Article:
First week with the Pebble watch

The Pebble has been adorning my wrist for about a week now. It's a slick looking watch. Compliments come daily from folks who have no idea it's a "smart watch." The jet black body along with any of the black watch faces make it quite stealthy. Perhaps the neatest surprise is its magnetic charging cable, which is fairly similar to Apple's MagSafe power connector. It's clear that Pebble's makers have a trained taste for design.


Unfortunately, everything the Verge says is true regarding Pebble's integration with the iPhone. Some serious Bluetooth bugs in iOS 6.1 cause the iPhone to drop connection with Pebble, which resets all notification settings. That's a big deal.

What does this mean? Well, if you walk more than fifteen or so feet away from your iPhone, all iOS notifications from App Store apps cease. To get them back, you must go to Settings, Notifications, any app, and then toggle the alert style from whatever you have to "none" and then back to what you had. Now, repeat that for every stinking app. I'm not technical enough to understand why, but notifications from phone calls, messages, and email do not need to be reconfigured. Those continue to work.

Upon entering my house every day, the iPhone goes to live on my office desk. He's cozy and quiet there. But this means I walk away from it quite a bit. No one wants to repeat those notification reset shenanigans twelve times a day, so I've simply decided this is part of my punishment for backing a gadget on Kickstarter.

The iPhone sometimes thinks the Pebble has Bluetooth headset functionality, which means if you like to chat it up with Siri, the iPhone will first attempt an audio connection with the Pebble, fail, and then provide the audio prompt back on the phone itself. This adds an extra couple seconds to the front end of your conversation with Siri. It doesn't happen every time, but often enough to get irritated and turn off Pebble's Bluetooth.

Yes, I own an Elevation Dock, too. I've certainly learned my lesson. Twice over. What exactly is that lesson? Well my friends, I will be holding off on gadget purchases until hands-on reviews are published by people I like. I'll be honest, if I knew this was going to be the normal Pebble experience, I would have held off on backing the company. For the time being, I'll just view this for what it is: I paid a lot of money for a product that no one besides its creators had used. I'm not mad at the Pebble people (it's how Kickstarter operates!) In fact, I am glad that I could help launch this promising product. Kickstarter is an amazing testimony of what's possible in this country. But I had to learn the hard way that Kickstarter is not a store. When you give people money on Kickstarter, you're backing a project because you believe in its potential. It's quite different than shopping on Apple's web store.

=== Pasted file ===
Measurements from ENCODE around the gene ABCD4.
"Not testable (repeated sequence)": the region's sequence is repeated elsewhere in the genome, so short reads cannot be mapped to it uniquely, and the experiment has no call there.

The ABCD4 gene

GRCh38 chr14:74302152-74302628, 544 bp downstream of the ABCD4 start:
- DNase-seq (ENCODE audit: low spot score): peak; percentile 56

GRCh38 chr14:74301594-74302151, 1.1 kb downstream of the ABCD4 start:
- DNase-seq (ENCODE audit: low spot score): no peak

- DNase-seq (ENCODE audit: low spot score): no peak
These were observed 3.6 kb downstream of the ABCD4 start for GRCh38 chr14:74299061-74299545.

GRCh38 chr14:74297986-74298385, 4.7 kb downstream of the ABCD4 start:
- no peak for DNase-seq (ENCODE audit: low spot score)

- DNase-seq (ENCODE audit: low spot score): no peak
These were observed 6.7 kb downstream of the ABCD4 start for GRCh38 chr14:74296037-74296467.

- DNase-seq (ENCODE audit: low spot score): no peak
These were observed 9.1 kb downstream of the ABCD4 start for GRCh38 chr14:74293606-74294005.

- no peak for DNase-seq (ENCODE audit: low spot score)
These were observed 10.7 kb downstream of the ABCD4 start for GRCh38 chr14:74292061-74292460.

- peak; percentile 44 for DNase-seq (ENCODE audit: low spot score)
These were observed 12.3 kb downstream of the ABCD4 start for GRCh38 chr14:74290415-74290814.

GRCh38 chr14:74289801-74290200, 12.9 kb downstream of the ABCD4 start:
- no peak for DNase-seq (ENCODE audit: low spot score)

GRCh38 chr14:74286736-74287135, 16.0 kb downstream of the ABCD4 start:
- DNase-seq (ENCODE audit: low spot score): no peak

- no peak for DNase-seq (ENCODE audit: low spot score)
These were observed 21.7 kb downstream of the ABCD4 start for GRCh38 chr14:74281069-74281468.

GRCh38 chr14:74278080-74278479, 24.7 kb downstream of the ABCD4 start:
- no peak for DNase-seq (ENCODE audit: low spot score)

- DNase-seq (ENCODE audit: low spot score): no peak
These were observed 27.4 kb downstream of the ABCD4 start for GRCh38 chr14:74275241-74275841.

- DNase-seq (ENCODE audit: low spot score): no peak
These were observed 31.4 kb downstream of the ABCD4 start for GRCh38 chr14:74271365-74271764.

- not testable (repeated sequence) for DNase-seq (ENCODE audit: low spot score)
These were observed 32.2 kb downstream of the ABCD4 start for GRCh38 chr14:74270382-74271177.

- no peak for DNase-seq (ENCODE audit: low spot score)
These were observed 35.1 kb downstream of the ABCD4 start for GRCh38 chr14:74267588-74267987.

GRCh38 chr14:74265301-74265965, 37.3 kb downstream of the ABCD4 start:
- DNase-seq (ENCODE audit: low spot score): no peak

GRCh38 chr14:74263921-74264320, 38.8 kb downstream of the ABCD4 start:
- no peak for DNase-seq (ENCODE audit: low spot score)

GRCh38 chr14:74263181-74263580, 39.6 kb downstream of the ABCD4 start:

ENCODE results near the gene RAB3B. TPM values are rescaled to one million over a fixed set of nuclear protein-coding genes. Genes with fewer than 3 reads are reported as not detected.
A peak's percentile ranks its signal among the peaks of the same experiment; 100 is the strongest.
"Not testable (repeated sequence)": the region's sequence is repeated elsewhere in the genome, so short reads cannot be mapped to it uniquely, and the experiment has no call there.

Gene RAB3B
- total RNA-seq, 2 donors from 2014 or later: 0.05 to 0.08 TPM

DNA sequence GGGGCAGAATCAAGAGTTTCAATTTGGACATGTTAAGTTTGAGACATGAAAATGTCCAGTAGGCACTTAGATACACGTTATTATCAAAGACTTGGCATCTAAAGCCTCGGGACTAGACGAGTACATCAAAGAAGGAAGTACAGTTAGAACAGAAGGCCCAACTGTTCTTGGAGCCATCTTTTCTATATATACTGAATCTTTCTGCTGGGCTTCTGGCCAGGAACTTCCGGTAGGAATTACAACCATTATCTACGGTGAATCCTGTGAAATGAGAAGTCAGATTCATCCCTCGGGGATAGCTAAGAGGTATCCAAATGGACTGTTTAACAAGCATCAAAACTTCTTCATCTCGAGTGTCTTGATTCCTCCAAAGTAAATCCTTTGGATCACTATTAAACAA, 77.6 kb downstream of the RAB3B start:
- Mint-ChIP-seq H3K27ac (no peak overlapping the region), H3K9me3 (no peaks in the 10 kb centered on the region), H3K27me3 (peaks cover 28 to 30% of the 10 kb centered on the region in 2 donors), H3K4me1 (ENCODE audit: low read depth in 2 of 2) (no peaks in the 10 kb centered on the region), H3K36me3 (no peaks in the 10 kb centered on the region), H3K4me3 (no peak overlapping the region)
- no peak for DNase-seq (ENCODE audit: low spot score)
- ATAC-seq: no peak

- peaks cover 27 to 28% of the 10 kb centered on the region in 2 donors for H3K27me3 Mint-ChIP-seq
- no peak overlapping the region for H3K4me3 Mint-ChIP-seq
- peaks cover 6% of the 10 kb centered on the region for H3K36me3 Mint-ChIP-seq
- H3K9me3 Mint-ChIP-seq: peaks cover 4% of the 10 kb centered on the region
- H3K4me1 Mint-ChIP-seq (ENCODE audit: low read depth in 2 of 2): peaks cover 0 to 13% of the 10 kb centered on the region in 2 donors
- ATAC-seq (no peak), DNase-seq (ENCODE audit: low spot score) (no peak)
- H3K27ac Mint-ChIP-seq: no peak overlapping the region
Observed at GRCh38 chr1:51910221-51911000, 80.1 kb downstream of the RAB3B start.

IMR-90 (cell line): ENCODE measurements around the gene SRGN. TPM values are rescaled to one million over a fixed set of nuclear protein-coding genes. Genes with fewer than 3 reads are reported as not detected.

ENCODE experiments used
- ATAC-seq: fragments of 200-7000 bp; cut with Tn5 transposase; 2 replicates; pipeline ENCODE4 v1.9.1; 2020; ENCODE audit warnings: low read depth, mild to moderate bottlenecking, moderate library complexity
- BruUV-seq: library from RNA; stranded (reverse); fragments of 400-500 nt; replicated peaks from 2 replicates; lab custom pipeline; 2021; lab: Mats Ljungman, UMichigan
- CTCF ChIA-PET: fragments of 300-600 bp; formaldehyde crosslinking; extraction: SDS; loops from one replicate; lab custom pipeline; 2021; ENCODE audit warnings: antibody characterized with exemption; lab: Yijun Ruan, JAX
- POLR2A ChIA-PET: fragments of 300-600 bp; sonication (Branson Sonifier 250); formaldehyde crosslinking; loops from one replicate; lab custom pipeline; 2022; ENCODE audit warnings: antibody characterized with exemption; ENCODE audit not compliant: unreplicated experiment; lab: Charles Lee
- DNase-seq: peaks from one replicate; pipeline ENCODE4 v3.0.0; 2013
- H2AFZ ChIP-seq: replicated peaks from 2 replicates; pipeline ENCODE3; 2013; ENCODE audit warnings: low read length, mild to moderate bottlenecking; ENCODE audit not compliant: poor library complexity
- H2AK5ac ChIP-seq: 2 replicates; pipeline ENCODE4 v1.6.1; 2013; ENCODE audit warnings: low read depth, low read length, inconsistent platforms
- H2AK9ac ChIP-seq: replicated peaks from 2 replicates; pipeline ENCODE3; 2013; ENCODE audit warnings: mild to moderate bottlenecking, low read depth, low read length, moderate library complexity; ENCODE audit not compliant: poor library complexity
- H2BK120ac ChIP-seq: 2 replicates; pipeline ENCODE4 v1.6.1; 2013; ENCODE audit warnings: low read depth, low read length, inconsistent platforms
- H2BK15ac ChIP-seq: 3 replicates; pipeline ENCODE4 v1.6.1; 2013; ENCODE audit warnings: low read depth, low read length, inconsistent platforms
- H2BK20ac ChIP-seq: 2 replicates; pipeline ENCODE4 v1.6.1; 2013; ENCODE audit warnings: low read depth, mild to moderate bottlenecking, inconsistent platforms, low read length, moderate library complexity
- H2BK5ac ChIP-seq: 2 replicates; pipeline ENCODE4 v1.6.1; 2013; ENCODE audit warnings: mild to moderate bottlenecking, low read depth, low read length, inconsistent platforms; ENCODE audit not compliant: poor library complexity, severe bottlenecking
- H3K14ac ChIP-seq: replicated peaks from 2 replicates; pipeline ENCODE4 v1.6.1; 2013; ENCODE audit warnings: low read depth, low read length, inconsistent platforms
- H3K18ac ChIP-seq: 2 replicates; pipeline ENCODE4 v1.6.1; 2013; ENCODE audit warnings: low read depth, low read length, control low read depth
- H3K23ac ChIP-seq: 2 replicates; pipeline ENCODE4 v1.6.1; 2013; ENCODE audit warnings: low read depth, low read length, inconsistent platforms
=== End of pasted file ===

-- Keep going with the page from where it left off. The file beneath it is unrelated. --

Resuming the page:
A buzzing watch?

Ten months is a lot of time since initial backing and the arrival of the product. Since then, my iPhone habits have changed. Specifically, I don't use my phone as a device for notifications and passing the time. In an attempt to promote boredom in my life, all social apps, games, and readers have been deleted.

When an app has the ability to send notifications, it has permission to interrupt both imaginative day-dreaming and work. A friend said it takes 15 minute after an interruption to regain the inertia needed to actually resume your stride. That sounds a bit right. If interruptions come every fifteen minutes, then you most likely don't have the amount of focus required to generate quality work that is worthy of publication and promotion.

I can set a phone face down on a desk, turn on Airplane Mode, or even power it off completely. A watch is different. It is literally strapped to your body, and having a watch that buzzes with the arrival of every text or email sounds like productivity's arch nemesis. Besides, what good does it do to be notified of a message on a device that doesn't also support replying to that message?

Pebble wish list

Navigating the Pebble's menus are simple enough, but one would think its settings could be configured with the accompanying iOS app. For example, I would like to be able to manage daily and weekly alarms through the iOS app rather than the Up, Down, Select, and Back buttons on the watch. Right now, the iOS app only allows you to test connectivity and add more clock faces. That's it.

One of the most attractive features of the Pebble is the developer SDK. The next few months will hopefully see several apps released. Granted, the black and white, low resolution screen might not allure too many developers, but hopefully the watch platform proves to be somewhat profitable.

As one who uses Brew Control on my iPhone each morning to time an Aeropress, I'd love to see a similar coffee timer for the Pebble. Obviously, similar apps which focus on timers, alerts, and counters will be a hit on the Pebble.

All in all, I will continue to wear the watch, but with Bluetooth turned off. Perhaps some clever developers will whip up some good apps for it, but I'm not getting my hopes up. For now, the Pebble will be a physical reminder to steer clear from emotional purchases, keep focused on the job at hand, and remain hip with a ridiculously good looking watch.

Rick Stawarz

Minneapolis, MN

I am an Apple Certified Support Professional with over a decade of experience supporting families, schools, and businesses. Tech has always captured my imagination, but it's not my only passion. I'm an ordained Anglican minister;  Aeropress is a daily ritual of mine; I've driven across Mongolia; and I'm the father of three girls. I hope to provide for you a balanced and realistic perspective into the practicality of technology.